A search warrant authorized by a local judge is shedding more light on the tragic shootout Friday that killed one Killeen police officer and injured another.
The warrant, issued May 8, authorized Killeen police to search the apartment and two vehicles of 49-year-old Marvin Louis Guy.
The warrant, drafted by the Bell County Organized Crime Unit, stated that investigators believed Guy was dealing cocaine. The warrant indicated police expected to find cocaine, money and possibly weapons in the apartment or in Guy’s vehicles.
Members of KPD’s SWAT team were attempting to execute that warrant when the fatal shooting occurred.
The officers were breaching an apartment window when Guy opened fire on them, according to an arrest affidavit. When the gunfire stopped, one officer, Odis Denton, was shot in the leg and a second, Detective Charles Dinwiddie, was critically wounded. Dinwiddie died Sunday.
Killeen Municipal Judge Mark Kimball signed the warrant, and also authorized police to conduct a “no knock” entry.
So-called “no knock” authorization exempts law enforcement from identifying themselves and announcing their purpose before using force to enter a dwelling with a search warrant.
“No knock” warrants are necessary, according to some law enforcement agencies, because criminals will start destroying the evidence as soon as police identify themselves.
“The ‘no knock’ is usually an attempt to get in before the drugs are destroyed,” said Jeff Parker, a Bell County defense attorney. “The controversy is (that) it puts officers at risk.”
Another Bell County attorney, David Fernandez, questioned the effectiveness of the “no knock” warrants.
“In my opinion there’s no reason they have to go in the manner that they do,” Fernandez said.
He suggested it would be safer for police to wait until a suspect left the home, and take them down elsewhere.
“It doesn’t make the case any weaker, and it takes all the danger out of it,” Fernandez said.
A subsequent search warrant issued after the shooting did not specify if the officers involved in Friday’s incident announced themselves before Guy opened fire. An arrest affidavit stated officers announced their presence while they tried to gain entry into Guy’s apartment.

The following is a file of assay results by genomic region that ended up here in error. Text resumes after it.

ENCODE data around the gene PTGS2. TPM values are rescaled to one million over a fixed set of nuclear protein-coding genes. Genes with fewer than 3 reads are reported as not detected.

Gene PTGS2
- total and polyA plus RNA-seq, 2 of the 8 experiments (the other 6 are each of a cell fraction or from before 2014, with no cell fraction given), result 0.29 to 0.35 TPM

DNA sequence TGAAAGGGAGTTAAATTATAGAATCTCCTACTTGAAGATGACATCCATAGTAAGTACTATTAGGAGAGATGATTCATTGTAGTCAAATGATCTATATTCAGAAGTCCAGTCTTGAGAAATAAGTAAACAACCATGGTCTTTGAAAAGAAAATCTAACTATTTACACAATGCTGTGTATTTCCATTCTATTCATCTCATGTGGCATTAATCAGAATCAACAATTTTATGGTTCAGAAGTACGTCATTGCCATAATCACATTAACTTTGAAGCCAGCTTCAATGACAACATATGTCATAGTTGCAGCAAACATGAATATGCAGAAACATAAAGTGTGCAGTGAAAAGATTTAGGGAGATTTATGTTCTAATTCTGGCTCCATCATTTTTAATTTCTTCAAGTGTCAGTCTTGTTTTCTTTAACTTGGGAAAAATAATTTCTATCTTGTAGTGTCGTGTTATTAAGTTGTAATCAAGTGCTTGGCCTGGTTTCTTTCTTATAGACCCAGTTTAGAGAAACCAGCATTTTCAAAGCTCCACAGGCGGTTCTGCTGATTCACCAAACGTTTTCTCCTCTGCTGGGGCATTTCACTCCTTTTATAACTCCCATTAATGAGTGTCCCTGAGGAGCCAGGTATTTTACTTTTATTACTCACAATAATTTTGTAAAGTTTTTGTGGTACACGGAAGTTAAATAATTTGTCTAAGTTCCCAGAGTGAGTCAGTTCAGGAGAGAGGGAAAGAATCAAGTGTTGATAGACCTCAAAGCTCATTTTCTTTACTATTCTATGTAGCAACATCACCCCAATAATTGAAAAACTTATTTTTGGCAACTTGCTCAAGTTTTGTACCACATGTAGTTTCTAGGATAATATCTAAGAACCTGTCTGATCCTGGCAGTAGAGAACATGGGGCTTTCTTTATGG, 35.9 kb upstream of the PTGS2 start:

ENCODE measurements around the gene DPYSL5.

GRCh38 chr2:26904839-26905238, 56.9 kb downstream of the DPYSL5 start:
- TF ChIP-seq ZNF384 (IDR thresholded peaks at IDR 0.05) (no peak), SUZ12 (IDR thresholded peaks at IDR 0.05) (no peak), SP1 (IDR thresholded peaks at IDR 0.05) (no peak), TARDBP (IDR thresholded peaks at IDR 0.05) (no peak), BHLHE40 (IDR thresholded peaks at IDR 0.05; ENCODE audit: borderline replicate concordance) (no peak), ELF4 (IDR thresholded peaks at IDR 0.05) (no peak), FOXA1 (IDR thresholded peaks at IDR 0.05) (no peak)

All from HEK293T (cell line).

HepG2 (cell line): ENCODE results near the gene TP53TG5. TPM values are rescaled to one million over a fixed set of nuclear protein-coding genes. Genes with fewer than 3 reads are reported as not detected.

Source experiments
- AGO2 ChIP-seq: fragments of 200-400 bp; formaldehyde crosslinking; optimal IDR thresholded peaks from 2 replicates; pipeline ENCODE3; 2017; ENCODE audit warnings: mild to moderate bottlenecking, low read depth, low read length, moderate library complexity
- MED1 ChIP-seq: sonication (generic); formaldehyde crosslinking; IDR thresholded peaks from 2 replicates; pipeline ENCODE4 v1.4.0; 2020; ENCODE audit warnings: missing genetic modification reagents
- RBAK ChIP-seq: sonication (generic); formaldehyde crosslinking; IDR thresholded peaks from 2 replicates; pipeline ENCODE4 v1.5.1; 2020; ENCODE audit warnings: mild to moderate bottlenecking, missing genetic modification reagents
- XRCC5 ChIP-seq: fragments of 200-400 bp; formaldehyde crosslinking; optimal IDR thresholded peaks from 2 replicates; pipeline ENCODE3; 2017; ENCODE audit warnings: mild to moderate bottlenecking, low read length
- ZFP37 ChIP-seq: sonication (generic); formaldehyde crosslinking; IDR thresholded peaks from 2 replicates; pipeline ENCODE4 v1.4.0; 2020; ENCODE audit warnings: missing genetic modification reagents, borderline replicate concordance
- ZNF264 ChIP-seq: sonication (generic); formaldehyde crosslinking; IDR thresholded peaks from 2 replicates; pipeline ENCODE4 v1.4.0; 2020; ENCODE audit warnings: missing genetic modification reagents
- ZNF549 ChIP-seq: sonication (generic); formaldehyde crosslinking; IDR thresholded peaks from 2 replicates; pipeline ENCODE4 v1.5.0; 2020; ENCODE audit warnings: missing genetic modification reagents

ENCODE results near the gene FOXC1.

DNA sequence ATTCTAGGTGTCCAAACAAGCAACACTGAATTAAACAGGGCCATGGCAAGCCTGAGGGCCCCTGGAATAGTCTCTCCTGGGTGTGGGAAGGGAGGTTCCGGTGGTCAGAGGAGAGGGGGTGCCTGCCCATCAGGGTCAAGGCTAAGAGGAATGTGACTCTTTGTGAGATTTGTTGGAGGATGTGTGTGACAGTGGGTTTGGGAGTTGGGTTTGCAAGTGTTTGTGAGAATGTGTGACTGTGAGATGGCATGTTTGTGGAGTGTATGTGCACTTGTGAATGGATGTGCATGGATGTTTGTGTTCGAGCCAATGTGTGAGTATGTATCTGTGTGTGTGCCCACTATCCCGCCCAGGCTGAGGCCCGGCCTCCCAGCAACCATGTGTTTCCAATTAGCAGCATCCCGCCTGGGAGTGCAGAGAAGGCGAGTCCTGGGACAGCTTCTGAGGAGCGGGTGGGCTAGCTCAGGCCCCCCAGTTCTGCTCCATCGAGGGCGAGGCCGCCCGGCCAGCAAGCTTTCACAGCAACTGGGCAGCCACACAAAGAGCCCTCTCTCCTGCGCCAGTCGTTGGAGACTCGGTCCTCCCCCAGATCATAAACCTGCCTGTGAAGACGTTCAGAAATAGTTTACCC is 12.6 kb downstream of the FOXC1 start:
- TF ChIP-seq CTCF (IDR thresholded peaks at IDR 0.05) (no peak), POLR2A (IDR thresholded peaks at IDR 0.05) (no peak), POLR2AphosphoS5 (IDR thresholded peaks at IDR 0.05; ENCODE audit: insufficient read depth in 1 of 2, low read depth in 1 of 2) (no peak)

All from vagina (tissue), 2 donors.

“I hope that with officer safety in mind, they would consider other ways to serve these warrants,” Parker said.
A search warrant issued by Bell County District Court Judge Martha J. Trudo on Friday provided additional details on the fatal shooting.
According to the warrant, Guy was apprehended as he tried to flee the apartment from a back door.
A 50-year-old woman in Guy’s apartment followed verbal commands of officers and exited the front door.
Neither warrant identified the weapon police believe Guy used to fire at them, but investigators believed he likely possessed a firearm based on his criminal history, which they said included bank robbery, theft, burglary and possession of a firearm by a felon. Documentation attached to the warrant catalogued nearly 150 items collected as evidence at the scene of Friday’s shooting, including shell casings and blood.
The list also included a black, 9 mm handgun with a notation that it was reported stolen out of Temple. No drugs were included on the list.
Guy is in custody in Bell County Jail, charged with three counts of attempted capital murder. His bail is set at $3 million.
Officials from the Bell County district attorney’s office said additional charges are “likely.”